TOPEKA – State lawmakers Wednesday bristled over a top state official’s refusal to answer questions about the state’s growing list of people with disabilities waiting for services.
Gary Haulmark, commissioner of community services and programs in the state’s department for aging and disability services, said a state lawyer told him not to discuss the waiting lists because of “pending litigation.”
The waiting lists include people with physical and developmental disabilities, and the state’s growing waiting lists have been the subject of intense scrutiny for at least a year, including a federal investigation.
The list of people waiting for services has grown from 2,075 people in 2008 to 7,518 as of September, state figures show. That includes people who have no services and those who are underserved.
Sen. Laura Kelly, D-Topeka, said Haulmark’s refusal to answer questions was “unprecedented.”
“Never once has anyone been instructed not to answer questions that the legislature asks about the waivers, which we are in a position of needing to do,” she said. “What’s the secrecy about it?”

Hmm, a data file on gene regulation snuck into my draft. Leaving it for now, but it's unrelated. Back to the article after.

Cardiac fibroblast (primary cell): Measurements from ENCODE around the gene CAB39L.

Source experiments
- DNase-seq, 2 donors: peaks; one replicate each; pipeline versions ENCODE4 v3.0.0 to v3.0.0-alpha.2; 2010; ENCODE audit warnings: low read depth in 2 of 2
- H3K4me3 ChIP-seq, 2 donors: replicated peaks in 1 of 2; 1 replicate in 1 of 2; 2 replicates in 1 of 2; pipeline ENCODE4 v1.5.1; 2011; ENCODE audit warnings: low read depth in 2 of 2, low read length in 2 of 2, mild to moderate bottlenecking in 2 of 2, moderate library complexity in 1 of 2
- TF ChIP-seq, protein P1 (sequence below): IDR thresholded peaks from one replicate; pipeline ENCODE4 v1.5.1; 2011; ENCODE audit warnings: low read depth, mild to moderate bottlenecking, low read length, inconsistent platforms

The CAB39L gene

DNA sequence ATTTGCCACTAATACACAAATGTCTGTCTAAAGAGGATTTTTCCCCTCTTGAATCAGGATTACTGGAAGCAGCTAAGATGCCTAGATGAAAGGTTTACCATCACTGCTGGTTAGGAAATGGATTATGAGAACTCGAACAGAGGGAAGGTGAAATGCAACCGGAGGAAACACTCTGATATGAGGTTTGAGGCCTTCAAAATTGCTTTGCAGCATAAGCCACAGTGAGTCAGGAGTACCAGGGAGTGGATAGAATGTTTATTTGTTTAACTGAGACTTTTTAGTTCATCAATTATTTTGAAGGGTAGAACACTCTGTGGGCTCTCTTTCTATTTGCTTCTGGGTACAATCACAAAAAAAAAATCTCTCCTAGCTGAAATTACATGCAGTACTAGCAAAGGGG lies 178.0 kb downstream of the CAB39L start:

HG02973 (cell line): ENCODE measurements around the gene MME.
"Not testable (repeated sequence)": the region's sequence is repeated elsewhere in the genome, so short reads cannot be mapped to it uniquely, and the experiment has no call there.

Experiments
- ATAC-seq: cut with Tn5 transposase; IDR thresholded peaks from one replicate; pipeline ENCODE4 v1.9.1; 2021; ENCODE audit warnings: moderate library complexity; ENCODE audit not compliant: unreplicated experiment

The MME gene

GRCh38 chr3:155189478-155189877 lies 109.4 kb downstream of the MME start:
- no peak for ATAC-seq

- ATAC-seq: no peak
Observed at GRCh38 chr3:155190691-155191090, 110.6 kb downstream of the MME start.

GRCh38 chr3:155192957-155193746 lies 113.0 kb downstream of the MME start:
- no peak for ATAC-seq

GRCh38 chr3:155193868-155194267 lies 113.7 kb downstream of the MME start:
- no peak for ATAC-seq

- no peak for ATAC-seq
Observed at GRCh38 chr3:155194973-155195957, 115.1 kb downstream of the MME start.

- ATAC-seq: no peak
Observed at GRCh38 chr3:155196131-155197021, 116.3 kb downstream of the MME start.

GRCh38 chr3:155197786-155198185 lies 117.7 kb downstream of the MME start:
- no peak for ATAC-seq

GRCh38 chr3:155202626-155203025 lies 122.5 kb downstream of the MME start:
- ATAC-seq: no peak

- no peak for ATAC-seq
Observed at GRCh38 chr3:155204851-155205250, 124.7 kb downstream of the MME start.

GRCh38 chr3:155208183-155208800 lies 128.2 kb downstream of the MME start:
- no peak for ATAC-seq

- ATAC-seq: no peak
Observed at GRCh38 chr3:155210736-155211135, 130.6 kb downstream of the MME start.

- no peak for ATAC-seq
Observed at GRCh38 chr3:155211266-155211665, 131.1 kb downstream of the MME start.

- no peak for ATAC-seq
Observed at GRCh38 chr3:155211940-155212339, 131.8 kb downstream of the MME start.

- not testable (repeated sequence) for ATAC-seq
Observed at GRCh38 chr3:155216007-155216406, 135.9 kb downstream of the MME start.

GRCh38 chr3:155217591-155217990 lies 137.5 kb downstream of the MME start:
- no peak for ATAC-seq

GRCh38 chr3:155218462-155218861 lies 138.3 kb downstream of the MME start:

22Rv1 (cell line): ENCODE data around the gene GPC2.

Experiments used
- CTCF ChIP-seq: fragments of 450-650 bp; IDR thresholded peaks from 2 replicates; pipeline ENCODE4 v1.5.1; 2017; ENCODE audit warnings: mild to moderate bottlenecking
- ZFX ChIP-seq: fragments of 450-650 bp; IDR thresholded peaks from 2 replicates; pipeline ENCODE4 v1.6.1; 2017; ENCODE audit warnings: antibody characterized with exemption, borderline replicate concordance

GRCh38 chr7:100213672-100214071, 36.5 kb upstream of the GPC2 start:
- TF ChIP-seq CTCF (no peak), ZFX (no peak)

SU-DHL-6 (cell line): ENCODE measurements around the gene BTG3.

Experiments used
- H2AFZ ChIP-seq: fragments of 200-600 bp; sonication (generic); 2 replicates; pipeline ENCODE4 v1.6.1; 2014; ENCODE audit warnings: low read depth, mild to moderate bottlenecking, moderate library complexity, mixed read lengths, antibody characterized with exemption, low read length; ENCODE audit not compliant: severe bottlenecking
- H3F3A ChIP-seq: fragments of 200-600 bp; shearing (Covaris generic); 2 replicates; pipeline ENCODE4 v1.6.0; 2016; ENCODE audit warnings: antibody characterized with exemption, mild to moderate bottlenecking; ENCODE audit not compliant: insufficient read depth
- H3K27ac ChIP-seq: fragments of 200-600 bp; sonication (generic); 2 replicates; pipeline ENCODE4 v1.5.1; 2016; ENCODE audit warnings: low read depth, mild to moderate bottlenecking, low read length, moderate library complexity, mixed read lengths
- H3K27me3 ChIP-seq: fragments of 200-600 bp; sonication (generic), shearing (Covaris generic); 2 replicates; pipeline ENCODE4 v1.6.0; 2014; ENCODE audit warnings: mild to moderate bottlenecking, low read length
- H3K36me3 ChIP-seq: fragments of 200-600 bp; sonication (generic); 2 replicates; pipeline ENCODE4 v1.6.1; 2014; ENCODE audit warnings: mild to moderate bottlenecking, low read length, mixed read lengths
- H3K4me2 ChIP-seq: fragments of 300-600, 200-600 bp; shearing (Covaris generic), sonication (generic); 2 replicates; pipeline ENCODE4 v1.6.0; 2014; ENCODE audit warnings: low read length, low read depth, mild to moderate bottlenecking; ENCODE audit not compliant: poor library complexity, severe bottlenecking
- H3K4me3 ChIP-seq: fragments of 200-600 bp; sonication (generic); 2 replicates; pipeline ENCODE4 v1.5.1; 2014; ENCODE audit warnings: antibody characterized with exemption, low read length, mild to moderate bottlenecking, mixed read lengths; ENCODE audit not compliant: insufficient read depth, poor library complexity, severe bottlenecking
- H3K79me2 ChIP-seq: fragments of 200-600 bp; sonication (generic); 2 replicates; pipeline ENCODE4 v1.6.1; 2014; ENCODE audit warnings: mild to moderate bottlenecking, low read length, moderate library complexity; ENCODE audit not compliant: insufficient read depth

Haulmark said he couldn’t respond.
Sen. John Vratil, R-Leawood, pressed Haulmark to answer questions.
“I can understand not being willing to answer questions about pending litigation,” he said during a meeting of the Legislative Budget Committee in the Capitol. “But what makes you think we’re going to ask about litigation?”
Vratil said he understands not talking about pending litigation, but he said he was shocked that Haulmark couldn’t respond to the legislature at all. “That I find hard to believe,” he said.
Budget Committee Chairwoman Sen. Carolyn McGinn, R-Sedgwick, asked Haulmark to bring the state lawyer with him to a meeting Thursday to explain why lawmakers can’t get answers to basic questions.
Haulmark indicated he would bring the lawyer to the meeting.
Tom Laing, executive director of InterHab, a statewide association of developmental disability service providers, said the waiting lists represent unmet needs and the undiminished hopes of families who need help.
“The growth of the waiting lists represents the insufficient state response to those hopes and needs,” he said.
Learn more about the waiting lists in this Eagle story.